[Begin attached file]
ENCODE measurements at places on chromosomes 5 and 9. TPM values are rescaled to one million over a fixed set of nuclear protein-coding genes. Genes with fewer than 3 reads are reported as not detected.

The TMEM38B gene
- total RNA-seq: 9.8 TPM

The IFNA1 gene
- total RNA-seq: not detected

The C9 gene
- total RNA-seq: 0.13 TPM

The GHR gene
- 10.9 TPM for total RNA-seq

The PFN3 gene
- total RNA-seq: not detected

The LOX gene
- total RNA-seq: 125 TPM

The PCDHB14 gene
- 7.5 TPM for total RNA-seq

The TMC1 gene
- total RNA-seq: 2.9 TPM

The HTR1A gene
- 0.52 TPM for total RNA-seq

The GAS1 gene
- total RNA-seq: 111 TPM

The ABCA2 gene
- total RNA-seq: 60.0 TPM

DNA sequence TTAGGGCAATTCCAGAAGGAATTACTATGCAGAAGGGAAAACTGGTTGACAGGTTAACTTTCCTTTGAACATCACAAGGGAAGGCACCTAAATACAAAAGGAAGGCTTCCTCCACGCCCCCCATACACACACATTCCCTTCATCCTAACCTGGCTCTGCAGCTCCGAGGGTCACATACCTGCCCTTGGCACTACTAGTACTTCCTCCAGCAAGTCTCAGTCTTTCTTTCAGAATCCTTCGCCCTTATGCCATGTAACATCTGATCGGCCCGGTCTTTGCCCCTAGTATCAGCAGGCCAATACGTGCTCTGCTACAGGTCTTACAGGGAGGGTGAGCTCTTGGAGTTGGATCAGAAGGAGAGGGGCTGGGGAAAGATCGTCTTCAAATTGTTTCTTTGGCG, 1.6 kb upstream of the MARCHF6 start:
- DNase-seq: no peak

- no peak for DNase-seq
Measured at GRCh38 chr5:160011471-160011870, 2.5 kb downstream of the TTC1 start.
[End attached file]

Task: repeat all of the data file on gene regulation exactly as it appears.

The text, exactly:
ENCODE measurements at places on chromosomes 5 and 9. TPM values are rescaled to one million over a fixed set of nuclear protein-coding genes. Genes with fewer than 3 reads are reported as not detected.

The TMEM38B gene
- total RNA-seq: 9.8 TPM

The IFNA1 gene
- total RNA-seq: not detected

The C9 gene
- total RNA-seq: 0.13 TPM

The GHR gene
- 10.9 TPM for total RNA-seq

The PFN3 gene
- total RNA-seq: not detected

The LOX gene
- total RNA-seq: 125 TPM

The PCDHB14 gene
- 7.5 TPM for total RNA-seq

The TMC1 gene
- total RNA-seq: 2.9 TPM

The HTR1A gene
- 0.52 TPM for total RNA-seq

The GAS1 gene
- total RNA-seq: 111 TPM

The ABCA2 gene
- total RNA-seq: 60.0 TPM

DNA sequence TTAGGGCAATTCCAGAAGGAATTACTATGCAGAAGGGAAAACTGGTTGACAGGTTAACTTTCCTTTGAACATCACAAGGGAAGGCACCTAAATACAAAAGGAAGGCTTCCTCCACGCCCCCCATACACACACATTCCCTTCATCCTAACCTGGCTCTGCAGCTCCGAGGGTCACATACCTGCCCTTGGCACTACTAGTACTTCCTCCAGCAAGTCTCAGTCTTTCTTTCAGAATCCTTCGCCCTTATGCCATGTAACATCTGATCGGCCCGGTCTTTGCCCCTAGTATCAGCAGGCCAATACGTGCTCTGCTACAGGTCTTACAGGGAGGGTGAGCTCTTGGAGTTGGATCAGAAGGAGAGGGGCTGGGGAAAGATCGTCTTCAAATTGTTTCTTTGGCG, 1.6 kb upstream of the MARCHF6 start:
- DNase-seq: no peak

- no peak for DNase-seq
Measured at GRCh38 chr5:160011471-160011870, 2.5 kb downstream of the TTC1 start.